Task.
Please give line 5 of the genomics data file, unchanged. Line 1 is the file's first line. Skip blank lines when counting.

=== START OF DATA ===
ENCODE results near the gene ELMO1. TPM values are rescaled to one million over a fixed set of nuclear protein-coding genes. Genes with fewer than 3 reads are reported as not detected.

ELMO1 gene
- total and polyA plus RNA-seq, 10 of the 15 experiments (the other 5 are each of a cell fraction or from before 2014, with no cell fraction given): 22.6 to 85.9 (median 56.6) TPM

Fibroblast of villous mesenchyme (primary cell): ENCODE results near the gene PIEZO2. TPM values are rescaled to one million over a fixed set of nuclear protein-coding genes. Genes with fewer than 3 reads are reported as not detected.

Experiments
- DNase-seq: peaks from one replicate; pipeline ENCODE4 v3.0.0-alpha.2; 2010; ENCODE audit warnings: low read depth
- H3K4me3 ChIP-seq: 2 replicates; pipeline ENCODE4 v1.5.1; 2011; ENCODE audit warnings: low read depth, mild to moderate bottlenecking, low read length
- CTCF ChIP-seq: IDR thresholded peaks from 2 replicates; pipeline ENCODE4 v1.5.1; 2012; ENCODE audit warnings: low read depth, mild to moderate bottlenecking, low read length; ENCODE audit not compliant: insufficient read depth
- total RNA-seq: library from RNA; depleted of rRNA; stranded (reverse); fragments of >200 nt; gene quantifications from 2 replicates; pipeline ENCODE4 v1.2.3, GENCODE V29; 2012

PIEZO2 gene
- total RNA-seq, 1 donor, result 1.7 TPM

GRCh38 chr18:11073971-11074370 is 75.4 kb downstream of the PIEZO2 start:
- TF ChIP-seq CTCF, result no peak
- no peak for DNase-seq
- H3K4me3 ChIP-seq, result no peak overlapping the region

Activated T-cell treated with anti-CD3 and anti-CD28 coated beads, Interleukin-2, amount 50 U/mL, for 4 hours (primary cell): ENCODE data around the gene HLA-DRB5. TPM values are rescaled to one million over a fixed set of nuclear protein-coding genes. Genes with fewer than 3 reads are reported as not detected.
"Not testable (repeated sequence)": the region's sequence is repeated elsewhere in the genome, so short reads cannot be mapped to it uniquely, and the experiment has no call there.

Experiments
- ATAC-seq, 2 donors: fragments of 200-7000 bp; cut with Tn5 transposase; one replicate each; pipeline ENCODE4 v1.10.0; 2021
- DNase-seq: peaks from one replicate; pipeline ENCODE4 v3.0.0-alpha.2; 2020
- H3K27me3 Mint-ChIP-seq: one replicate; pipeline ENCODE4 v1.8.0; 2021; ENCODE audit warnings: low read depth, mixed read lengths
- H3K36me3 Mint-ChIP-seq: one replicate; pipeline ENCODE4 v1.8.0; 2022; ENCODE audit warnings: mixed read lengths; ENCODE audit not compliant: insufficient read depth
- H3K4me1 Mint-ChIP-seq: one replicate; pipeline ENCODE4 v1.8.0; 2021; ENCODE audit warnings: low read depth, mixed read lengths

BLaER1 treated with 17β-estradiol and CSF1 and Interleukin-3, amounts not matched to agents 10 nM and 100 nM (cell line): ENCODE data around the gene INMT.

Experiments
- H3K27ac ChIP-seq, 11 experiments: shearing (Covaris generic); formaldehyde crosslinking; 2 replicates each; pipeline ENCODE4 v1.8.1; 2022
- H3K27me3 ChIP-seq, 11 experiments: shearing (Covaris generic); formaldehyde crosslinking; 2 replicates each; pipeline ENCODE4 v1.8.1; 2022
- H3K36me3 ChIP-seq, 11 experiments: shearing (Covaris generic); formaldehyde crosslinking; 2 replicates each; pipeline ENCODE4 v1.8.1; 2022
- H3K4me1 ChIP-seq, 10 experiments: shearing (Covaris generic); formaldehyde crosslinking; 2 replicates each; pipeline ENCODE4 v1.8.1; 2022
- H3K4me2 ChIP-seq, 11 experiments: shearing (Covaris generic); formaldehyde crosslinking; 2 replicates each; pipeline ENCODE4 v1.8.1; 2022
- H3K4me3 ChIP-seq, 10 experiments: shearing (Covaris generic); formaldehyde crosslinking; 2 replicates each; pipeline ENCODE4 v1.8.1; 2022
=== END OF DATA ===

Experiments